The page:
It is most essential to the comfort and usefulness of the Christian minister, and, indeed, of every private Christian, to bear in mind, that our one great end, and aim, and object in life, must be the glory of God, and that this, as in the case of Pharaoh, may sometimes be infinitely more promoted by the delay of our success, the postponement of what may appear even God's triumph, than it could have been by its immediate achievement. This feeling, when fully wrought into the heart, will enable us to labour far more patiently and perseveringly; not eagerly looking for present

* John xiii. 19.

+ Isaiah xlix. 4.

results, not cast down or mortified at the failure of an immediate harvest, but fully content to go on quietly and meekly in the different posts which God has assigned to us, sowing the seed, watering the infant plant, watching and nurturing its early progress, but well content, if it be the Lord's will, that another should step in and reap, where he has never sown, when our eyes are closed in death, and our bodies laid in their silent resting-places.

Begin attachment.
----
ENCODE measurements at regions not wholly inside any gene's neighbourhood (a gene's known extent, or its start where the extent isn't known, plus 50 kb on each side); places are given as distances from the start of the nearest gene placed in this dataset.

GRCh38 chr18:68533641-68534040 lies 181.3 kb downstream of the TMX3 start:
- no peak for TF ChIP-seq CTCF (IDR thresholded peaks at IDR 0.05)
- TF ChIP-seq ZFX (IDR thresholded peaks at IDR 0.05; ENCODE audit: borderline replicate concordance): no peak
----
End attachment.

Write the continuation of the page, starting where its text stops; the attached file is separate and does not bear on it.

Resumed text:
CHAP. vii. 8–13.'

8. And the Lord spake unto Moses and unto Aaron, saying,

9. When Pharaoh shall speak unto you, saying, Show a miracle for you : then thou shalt say unto Auron, Take thy rod, and cast it before Pharaoh, and it shall become a serpent.

10. And Moses and Aaron went in unto Pharaoh, and they did so as the Lord had commanded: and Aaron cast down his rod before Pharaoh, and before his servants, and it became a serpent.

11. Then Pharaoh also called the wise men and the sorcerers: now the magicians of Egypt, they also did in like manner with their en. chantments.

12. For they cust down every man his rod, and they became ser. pents: but Aaron's rod swallowed up their rods.

13. And he hardened Pharaoh's heart, that he hearkened not unto them; as the Lord had said.

In all instances where it has pleased the Almighty to vouchsafe any new directions, and to deliver new truths to his people, he has seen fit to accompany them with miraculous power, that his messengers

might be able to appeal to it as our Lord did, when he said, “If ye believe not me, believe the works.So it was in the case of Moses, and upon this first visit of the prophet to the monarch, after his refusal to accede to his request, he is told (as it were) to spread before Pharaoh his credentials, in the shape of the miraculous transformation of his rod into a serpent. But, alas! for Pharaoh, such power had the evil spirit over him and his people, that “the magicians of Egypt did in like manner with their enchantments," and consequently his heart was hardened, and she hearkened not unto Moses, as the Lord had said." In fact, he saw nothing wonderful, nothing convincing, in what could be so easily imitated. How often is this the case, even at the present day, that many